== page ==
After a slight diversion and writing on other topics, I’m back to writing about my favorite place – Europe!
In May this year we started our second Europe trip from Prague again, as we just didn’t get enough of it last time and also the tickets were the cheapest than any other country. As this was our second trip to Prague, we decided to revisit the places we loved during our first trip and also visit the places that we had previously missed. One of the places we missed but really wanted to see was Josefov.
Josefov is a small Jewish Quarter in Prague located between the Old Town Square and the Vltava River. While Jews are living in Prague from as early as 10th century, the establishment of this ghetto is believed to be in the 13th century, when Jews in Prague were ordered to vacate their homes and settle in one particular area. Over time more and more Jews settled in this area, as there were increasing restrictions on their living areas, movements and trade.
Over the years, these quarters saw numerous structural changes to first accommodate the increasing population of Jews and then as part of remodeling of the city (making it on the same lines as Paris), most of the quarters were demolished between 1893-1913. Today, all that remains of this quarter are six synagogues, the old cemetery, and the Old Jewish Town Hall. Contrary to all expectations, during the Nazi German occupation, this area was well-preserved in order to provide a site for a planned “exotic museum of an extinct race”. Hence the Nazis gathered the largest collection of Jewish artifacts from all over central Europe and brought them here for display in Josefov.
We had never seen any Jewish Quarter / ghetto or Synagogues before this and were quite interested in visiting this (one of the most intact and well-preserved structures). We walked to the Jewish quarters from the Old Town Square and saw many of these surviving Synagogues from outside. They are all built-in a single lane over a very small but picturesque area and are very easy to reach and explore.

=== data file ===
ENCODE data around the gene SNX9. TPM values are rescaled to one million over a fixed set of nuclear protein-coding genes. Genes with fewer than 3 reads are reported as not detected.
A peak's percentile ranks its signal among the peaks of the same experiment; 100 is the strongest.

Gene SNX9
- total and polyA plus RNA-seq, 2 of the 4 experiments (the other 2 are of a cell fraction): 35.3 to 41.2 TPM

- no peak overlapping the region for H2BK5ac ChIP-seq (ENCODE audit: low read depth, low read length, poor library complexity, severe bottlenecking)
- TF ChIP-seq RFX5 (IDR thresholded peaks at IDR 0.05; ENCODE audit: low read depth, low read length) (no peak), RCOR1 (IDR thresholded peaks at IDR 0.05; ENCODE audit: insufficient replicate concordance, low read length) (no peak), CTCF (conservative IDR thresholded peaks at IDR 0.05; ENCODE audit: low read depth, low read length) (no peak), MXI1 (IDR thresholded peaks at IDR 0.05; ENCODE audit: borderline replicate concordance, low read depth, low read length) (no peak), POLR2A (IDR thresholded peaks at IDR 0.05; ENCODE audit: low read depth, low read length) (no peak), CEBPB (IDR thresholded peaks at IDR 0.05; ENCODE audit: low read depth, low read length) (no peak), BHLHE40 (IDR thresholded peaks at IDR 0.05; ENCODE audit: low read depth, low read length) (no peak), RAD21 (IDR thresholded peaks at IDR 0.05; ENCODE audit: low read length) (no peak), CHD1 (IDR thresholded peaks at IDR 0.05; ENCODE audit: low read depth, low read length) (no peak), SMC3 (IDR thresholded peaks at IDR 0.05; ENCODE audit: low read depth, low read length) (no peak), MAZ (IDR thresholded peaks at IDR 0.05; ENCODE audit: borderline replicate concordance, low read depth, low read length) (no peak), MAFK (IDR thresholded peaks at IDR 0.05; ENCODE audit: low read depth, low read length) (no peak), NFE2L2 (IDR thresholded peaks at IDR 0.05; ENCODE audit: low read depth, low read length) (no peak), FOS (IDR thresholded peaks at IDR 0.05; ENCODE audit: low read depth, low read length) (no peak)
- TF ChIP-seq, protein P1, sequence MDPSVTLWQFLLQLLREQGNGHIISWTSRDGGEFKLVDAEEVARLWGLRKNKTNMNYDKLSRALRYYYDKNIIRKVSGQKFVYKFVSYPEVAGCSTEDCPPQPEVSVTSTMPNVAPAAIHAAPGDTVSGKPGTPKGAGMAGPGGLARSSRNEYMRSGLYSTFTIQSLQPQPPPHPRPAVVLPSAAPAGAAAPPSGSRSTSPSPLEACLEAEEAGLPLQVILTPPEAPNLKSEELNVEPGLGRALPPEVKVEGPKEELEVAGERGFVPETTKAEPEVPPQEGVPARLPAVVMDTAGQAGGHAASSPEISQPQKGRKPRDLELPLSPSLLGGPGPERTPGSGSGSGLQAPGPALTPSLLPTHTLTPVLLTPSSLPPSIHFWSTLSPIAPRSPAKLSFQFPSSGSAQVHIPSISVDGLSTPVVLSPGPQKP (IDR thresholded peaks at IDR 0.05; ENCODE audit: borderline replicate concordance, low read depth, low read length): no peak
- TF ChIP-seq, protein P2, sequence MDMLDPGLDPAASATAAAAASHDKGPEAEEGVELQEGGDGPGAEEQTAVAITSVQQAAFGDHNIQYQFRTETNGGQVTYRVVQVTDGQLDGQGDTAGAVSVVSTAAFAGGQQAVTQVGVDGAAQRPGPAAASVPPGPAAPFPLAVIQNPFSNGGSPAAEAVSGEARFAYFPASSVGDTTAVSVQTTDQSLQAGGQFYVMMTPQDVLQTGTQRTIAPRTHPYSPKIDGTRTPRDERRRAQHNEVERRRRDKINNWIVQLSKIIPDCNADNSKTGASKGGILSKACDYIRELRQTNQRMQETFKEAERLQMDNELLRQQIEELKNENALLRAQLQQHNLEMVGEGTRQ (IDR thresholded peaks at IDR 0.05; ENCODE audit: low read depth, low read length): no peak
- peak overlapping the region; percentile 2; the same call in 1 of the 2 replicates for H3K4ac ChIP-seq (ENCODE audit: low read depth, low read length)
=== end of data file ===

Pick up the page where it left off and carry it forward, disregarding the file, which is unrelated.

We first saw The Old-New Synagogue which is the oldest preserved synagogue in Central Europe. It was built-in the late 13th century in the early Gothic style and is richly adorned with intricate stonework. This Synagogue is still the main house of prayer for Prague’s present Jewish community. We then walked further and saw other Synagogues namely the Maisel, Klausen, Spanish, Pinkas, and Chevra Synagogues. I loved taking pictures of all the unusual designs of these synagogues (each one is distinct and unique), their distinct colors, shapes of trees around, unique shapes and colors of roofs, and the cute clocks.
This is an area where you can just wander around and click pictures of the Synagogues on quaint roads. I don’t have any pics of the interiors but I understand that there are some interesting sights to see there too, such as –
- The Old Jewish Cemetery which is one of the largest Jewish cemeteries in the world. Owing to the limited space and Jewish custom (of not to disturb old graves) the cemetery has been covered with earth several times, and new graves were created on existing ones. Today in some places, there are as many as twenty layers expected to be on top of each other.
- The interior of the Old-New Synagogue has all original work and according to one of the legends, is the resting place of the legendary Golem – the predecessor of Frankenstein’s monster.
- The Silent memorial to the victims of the holocaust in the Pinkas Synagogue. The walls of this Synagogue hold the longest epitaph in the world, which lists the names of those who died in the various Nazi concentration camps.
- Maisel Klaus has some wonderful examples of Jewish architecture
- The interiors of the Spanish Synagogue is stunning with wonderful golden decorations.
- The Jewish Town Hall with its picturesque little tower, is one of the symbols of the Prague ghetto.
These buildings form the best preserved complex of Jewish historical monuments in the whole of Europe. However the only disappointment is that all around this area there are newer buildings (of the 20th century) and hence you are unable to imagine or get a sense what this ghetto originally looked like. 😦 Still its worth a visit.
Tips for the trip –
- The Jewish Quarters are located very close to the Old Town Square and there are ample signs providing directions all around.
- In case you have the time and are interested in exploring this area in detail, then you check the following link for all the available sights in the Quarter.
- A single ticket of the Jewish Museum gets you entry into all the historical sights in this quarter and other buildings under their control. However there is a separate ticket for The Old-New Synagogue.